“It’s a program where families sign up, and then they receive $30 worth of wooden tokens in the mail, and they can spend those tokens at participating retailers in their county,” said WVU Extension Family Nutrition Program Multimedia Specialist Zack Harold.
Any family that fills out the survey to sign up for the program will receive SNAP-supported wooden tokens that can be used at any participating retailer in the county they live in. Each family will receive $30 in tokens that kids from ages 2 to 17 can use to “shop” for fruits and vegetables that would be found in a designated Kids Market @ The Store display. Harold says the display will have a constant supply of various fruits and vegetables that will be restocked with the help of local farmers.
“Fruits and vegetables that are grown by local West Virginia farmers come once a week, and they stock these special carts, and that’s where the kids will do their shopping,” said Harold.
At checkout, store clerks will also give children who participate a sticker that will vary depending on which produce they purchase. Families who keep track of the collected stickers through the Kids Market @ The Store passport sent as part of their tokens can then mail them back to the WVU Extension Family Nutrition Program for WVU-themed prizes. The aim is to offer incentives for kids to try different fruits and vegetables throughout the summer.
“This takes away that barrier; it lets kids do the shopping for themselves, and it also gives it to them for free so they can try things that they might not otherwise try,” said Harold.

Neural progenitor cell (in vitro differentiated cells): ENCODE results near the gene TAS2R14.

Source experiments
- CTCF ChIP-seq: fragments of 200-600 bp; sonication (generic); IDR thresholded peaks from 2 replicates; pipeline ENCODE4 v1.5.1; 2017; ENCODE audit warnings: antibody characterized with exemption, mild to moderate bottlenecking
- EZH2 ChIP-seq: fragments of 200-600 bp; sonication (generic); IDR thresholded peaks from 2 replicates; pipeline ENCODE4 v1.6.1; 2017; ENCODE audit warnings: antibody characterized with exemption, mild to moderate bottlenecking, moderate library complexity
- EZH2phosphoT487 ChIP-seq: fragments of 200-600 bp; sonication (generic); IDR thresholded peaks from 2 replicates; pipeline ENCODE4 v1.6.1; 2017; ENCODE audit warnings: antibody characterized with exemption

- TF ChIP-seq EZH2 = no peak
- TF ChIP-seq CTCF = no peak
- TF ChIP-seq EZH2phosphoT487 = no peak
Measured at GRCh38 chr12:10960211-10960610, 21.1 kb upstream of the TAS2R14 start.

The Kids Market @ Store program will operate in Monongalia County as well as Barbour, Cabell, Clay Doddridge, Fayette, Grant, Hardy, Harrison, Kanawha, Lewis, Lincoln, McDowell, Mercer, Mingo, Monroe, Morgan, Ohio, Pleasants, Pocahontas, Preston, Putnam, Ritchie, Tyler, Uphsur, and Wood counties. With the help of grants from Save the Children and the Sisters Health Foundation, Harold also stated that $138,000 will be paid to local farmers who will provide produce throughout the summer. Produce that will be paid for with SNAP-supported funds so families can have healthy food options while kids are out of school.
“We’re giving families free fruits and vegetables; we’re using funding that we get from other grants; we have community partners; and we use that grant money to pay the farmers,” said Harold.
Families can sign up by completing a short survey at https://wvu.qualtrics.com/jfe/form/SV_7ZDsUFsohDDRcJ8.
WVU Extension Family Nutrition Program’s work is supported by the Supplemental Nutrition Assistance Program (SNAP) from the USDA Food and Nutrition Service.
MASONTOWN, W.Va. – The West Virginia Academy has announced a major donation that will allow the state’s first charter school to add a second campus and sports facility at the current site of the Preston County Youth Center (PCYC) in Masontown.
The partnership with PCYC involves a significant donation of 20 acres of surrounding land by Glenn Larew and the Coaltrain Corporation along with a matching donation from Bionic Tire Recycling for materials to develop additional sports facilities and classrooms for the campus.
“The primary driver behind was Glenn Larew, he is the founder of the PCYC and he contacted us about a partnership and significant donation to create a campus out there,” Chairman of the West Virginia Academy, Jon Treu said. “And we also got a very, very generous in-kind pledge from Bionic Tire Recycling.”
The new campus and sports facility will be a five-phase project at the 20 acre PCYC facility on VIP Dr. in Masontown. The facilities will be an 18-minute drive from the Sabraton exit to I-68 in Morgantown and about the same distance from Kingwood.
“Of all the local counties close to where we operate, Preston County had the strongest support for charter schools,” Treu said. “And that was true both in terms of support in the legislature as well as just ground swell support for charter schools.”